IBM Systems Magazine, Power Systems - April 2017 - 7
Can Linux unlock the full potential of enterprise applications?
o plan for the future, we must understand how the past shaped the present.
Take Earnest Elmo Calkins, for example. He was an American advertising
executive, a pioneer in buying behavior and the innovator behind consumer
engineering, the principle of replacing rather than reusing, repairing or repurposing
products. That idea encouraged U.S. consumers to buy their country out of the Great
Depression, but the concept of built-in obsolescence endures, especially in IT.
is the product
Enterprises today are challenged
by demands to move faster,
deliver more and respond to
digital business needs. Staying
relevant in a rapidly changing
landscape can be difficult
for many organizations, but
it's especially difficult for
enterprises. An enterprise's
size and typical infrastructure
reduces its capacity to implement
swift, effective change and
So, should enterprises follow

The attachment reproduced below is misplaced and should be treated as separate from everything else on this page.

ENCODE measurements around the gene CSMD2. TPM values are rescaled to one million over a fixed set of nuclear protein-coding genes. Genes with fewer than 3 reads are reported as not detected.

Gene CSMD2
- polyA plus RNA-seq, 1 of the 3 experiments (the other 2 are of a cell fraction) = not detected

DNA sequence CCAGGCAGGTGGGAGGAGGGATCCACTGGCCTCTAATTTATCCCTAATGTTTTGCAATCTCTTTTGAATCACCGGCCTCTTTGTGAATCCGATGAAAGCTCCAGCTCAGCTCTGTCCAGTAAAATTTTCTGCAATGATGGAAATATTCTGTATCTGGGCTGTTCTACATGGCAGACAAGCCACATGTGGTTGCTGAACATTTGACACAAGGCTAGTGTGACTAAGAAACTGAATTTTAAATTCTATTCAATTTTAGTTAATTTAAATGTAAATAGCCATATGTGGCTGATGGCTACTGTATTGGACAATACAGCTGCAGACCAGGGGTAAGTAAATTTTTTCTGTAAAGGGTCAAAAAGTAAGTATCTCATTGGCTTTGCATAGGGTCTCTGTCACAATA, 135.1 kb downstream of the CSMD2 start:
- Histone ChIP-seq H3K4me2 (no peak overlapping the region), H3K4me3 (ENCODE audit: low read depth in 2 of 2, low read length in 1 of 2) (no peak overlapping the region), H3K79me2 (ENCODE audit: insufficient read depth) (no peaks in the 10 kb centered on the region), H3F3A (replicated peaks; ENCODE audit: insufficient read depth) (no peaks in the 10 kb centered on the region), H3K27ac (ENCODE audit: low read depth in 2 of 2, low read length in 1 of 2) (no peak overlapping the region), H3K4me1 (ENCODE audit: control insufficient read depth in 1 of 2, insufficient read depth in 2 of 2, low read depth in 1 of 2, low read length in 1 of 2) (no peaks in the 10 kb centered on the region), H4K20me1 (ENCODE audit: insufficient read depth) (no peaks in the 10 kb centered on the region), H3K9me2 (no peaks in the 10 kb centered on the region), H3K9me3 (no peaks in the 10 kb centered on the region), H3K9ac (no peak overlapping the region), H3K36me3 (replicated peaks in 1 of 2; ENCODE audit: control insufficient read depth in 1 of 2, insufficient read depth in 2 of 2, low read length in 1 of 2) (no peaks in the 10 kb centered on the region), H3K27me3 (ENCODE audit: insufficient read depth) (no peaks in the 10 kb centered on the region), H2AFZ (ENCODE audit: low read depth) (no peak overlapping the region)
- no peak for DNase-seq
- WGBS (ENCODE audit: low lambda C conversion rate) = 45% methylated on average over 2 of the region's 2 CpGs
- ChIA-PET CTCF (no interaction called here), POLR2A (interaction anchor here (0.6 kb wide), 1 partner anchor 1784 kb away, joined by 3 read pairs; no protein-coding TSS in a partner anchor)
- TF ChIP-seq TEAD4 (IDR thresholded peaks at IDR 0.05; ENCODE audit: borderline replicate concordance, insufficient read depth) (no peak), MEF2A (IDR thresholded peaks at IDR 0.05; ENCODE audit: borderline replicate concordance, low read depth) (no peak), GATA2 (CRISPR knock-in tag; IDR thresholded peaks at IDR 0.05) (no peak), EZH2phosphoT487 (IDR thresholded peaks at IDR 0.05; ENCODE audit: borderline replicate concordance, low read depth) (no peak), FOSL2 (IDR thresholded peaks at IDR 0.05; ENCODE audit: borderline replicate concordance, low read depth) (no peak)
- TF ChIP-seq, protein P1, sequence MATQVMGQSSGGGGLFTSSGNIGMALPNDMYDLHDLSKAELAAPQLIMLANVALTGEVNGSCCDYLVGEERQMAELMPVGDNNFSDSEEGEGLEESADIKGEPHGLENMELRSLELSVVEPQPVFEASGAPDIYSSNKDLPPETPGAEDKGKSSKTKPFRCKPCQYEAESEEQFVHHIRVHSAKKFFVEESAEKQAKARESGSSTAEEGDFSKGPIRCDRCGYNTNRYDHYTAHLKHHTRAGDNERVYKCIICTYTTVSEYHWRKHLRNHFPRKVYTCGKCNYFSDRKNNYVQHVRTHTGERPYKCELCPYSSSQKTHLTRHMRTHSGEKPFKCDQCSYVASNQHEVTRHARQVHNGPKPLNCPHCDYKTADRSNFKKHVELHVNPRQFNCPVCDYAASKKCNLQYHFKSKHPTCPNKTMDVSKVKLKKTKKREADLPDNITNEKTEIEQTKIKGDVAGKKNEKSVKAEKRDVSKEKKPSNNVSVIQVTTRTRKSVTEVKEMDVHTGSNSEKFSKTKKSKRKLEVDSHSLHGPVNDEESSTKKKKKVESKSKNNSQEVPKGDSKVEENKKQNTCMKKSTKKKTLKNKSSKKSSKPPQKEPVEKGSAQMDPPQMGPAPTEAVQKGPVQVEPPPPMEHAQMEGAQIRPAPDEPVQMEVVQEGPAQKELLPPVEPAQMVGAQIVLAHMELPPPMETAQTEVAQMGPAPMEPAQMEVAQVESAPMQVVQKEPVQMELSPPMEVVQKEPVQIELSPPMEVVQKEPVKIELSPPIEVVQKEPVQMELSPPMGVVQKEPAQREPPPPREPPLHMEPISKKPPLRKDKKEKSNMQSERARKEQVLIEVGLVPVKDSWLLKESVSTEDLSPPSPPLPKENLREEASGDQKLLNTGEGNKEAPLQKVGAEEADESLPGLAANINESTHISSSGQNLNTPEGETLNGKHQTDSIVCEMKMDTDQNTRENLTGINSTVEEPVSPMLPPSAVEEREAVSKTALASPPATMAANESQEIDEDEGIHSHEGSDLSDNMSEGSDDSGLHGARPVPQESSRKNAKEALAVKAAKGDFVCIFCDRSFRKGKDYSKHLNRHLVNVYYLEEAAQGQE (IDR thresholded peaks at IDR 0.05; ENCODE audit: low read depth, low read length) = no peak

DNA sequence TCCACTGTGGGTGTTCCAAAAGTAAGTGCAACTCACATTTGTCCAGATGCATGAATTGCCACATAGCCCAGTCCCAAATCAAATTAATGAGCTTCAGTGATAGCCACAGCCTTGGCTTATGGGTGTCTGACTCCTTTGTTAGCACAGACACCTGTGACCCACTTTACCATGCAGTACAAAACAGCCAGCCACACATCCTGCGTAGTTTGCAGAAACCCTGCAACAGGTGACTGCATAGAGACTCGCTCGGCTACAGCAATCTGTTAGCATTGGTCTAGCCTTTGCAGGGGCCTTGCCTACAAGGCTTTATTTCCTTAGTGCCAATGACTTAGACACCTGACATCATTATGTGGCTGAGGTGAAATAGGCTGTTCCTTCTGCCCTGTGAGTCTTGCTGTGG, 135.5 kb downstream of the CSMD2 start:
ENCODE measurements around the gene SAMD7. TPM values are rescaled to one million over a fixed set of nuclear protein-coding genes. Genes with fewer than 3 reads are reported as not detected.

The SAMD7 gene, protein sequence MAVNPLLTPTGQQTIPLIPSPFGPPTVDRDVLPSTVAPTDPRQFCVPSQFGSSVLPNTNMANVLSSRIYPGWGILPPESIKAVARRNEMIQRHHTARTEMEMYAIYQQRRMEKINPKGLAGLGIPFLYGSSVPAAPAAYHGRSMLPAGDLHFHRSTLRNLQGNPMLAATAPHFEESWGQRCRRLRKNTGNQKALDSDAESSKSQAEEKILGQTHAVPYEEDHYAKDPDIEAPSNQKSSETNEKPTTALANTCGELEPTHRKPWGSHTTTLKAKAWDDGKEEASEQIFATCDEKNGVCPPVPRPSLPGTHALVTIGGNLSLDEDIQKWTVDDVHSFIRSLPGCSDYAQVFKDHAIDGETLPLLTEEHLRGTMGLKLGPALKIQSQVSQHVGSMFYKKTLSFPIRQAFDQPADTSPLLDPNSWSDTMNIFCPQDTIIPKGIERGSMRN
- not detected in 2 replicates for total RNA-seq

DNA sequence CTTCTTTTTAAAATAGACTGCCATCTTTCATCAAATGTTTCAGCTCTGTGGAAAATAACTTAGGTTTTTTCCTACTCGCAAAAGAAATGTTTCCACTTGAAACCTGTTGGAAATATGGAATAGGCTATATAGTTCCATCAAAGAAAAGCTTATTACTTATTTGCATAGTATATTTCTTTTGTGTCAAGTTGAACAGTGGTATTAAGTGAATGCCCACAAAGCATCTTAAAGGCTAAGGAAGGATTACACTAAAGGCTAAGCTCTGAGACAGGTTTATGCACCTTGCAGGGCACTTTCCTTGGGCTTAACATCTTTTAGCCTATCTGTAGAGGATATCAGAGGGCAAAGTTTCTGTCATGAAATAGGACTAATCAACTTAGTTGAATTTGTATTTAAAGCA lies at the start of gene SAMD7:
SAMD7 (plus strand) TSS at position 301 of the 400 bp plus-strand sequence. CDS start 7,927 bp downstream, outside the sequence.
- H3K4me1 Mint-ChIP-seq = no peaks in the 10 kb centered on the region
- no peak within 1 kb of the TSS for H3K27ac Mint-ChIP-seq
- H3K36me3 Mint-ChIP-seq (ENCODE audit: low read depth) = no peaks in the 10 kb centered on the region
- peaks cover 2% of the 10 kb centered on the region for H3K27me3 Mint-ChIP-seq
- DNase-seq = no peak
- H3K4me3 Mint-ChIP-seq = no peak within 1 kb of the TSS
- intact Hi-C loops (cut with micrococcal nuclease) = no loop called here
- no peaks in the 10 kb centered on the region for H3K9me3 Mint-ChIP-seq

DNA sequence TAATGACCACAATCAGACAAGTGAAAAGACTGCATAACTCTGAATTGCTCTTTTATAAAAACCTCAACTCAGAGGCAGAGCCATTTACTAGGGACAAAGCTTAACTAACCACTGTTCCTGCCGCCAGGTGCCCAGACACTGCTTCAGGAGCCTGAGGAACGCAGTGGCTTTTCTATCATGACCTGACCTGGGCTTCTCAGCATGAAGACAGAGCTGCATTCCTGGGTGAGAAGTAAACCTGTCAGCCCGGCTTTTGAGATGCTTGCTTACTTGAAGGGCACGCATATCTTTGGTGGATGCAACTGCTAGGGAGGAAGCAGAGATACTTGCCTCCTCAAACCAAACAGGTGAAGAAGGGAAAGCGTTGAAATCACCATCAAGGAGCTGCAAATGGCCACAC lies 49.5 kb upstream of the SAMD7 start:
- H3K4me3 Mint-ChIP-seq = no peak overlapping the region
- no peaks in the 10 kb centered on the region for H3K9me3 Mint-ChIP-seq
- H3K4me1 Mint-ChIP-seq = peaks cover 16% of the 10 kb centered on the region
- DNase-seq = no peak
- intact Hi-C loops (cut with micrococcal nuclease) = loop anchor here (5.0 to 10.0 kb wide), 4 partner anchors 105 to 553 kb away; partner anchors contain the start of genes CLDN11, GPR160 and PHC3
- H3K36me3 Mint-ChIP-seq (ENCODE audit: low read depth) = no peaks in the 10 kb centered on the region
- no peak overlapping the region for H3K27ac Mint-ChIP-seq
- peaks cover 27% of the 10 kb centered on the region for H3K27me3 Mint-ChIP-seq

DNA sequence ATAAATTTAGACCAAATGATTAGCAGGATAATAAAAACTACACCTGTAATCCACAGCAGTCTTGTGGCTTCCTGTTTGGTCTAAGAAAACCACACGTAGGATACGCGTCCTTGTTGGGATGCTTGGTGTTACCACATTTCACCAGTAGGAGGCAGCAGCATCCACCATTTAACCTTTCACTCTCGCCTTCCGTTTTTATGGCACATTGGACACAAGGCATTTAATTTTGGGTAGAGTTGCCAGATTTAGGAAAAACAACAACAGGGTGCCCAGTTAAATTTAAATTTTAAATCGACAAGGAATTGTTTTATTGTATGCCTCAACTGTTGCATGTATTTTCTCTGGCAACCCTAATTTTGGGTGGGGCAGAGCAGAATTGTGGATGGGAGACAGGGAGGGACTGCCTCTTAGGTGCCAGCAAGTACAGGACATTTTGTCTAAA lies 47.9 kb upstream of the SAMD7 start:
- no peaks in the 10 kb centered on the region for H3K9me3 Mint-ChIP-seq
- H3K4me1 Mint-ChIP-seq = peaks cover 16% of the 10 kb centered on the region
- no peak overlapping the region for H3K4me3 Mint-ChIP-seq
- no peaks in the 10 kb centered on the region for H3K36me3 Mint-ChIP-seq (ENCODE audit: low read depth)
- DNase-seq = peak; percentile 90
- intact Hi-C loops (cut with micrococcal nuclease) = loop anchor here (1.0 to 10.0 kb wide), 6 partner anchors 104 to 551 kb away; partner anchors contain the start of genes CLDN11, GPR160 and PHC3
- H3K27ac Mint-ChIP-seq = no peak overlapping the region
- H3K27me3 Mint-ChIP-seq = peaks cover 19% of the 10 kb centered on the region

Calkins' principle and junk
long-established hardware and
systems-particularly the older
platforms-and start over?
Not so fast. A little engineering can repurpose
to uncover their enduring value
and enable them for the future.
For developers and IT managers,
the right change can transform
challenges into opportunities
that keep the business ahead of
Enterprise IT generally adapts to
pressure. But the pace of change in
the software delivery cycle is lowering entry barriers and now favors
new market entrants: smaller,
more agile software startups that
take their open-source and cloud
solutions to market faster than
unwieldy enterprises. This is natural selection, IT-style.
To fight back, successful
enterprises must align their
competitive advantage to new
software delivery practices and
ibmsystemsmag.com APRIL 2017 // 7